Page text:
You have to further dig back to a Motor Cycling edition of 14th Dec 1950, where an article on Power Pak reports in the text ‘Mr. H. Easton as Managing Director of the concern which now manufactures this little unit in London’.
It seemed that Mr Easton wore a few hats, and was fairly influential around the company…
Power Pak Moped at Earls Court
There are also period text entries referring to Bruno Fargion moving from Sinclair Goddard (Power-Pak) to Dunkley as engine designer of their two-speed, four-stroke motor series. Since the first 46cc Mercury Mercette version of the Dunkley engine also appeared at the very same Earls Court Show as the Power-Pak Moped, it might seem that Mr Fargion had probably gone to Dunkley before 1955.
It would therefore appear unlikely that Bruno Fargion had anything to do with the Power Pak Moped, so presumably his term with Sinclair Goddard must have concerned the Power-Pak cyclemotor engine. The timings of these movements are such to suggest that Bruno Fargion was probably responsible for the Power-Pak Synchromatic clutch model design, though whether his term went any further back to the original cyclemotor engine design is unclear at this time.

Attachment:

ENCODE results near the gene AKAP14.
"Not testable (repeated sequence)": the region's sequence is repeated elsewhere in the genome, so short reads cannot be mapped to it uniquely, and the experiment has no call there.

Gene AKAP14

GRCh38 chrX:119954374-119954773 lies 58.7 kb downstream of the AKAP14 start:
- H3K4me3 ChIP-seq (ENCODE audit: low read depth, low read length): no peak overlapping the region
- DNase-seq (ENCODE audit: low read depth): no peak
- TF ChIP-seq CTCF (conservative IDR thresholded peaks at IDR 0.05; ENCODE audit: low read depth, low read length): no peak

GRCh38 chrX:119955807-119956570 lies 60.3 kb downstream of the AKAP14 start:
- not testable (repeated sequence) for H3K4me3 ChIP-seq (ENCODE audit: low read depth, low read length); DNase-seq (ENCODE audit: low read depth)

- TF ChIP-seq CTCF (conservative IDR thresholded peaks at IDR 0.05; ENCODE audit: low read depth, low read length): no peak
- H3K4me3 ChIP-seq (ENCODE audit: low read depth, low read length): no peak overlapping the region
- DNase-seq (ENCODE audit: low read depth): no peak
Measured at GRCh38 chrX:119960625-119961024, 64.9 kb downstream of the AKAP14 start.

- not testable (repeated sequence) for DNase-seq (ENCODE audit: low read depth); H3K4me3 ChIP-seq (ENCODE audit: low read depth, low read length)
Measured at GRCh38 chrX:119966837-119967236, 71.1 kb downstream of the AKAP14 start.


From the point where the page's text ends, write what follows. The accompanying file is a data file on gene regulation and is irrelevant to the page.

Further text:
Power Pak Moped pictures variously appeared of what may appear to have been two prototype machines, both displaying tax discs, one wearing registration PAK 162, and a second showing serial KLR 612. That no pictures ever appeared showing both these bikes together, leads to the question as to whether there actually was any more than just the one model.
Power Pak Moped
We know that the later issued 1958 PAK number was ‘mocked’ up, and unlikely that the earlier issued 1949 KLR serial ever genuinely related to the moped, so one has to wonder if Mr Easton actually registered this prototype at all in 1955? It’s maybe more than circumstantial that the numbers KLR 612 and PAK 162 carry four common digits … possibly there was some ‘transposition’ of the adhesive letters and numbers, and there was only ever the single prototype model?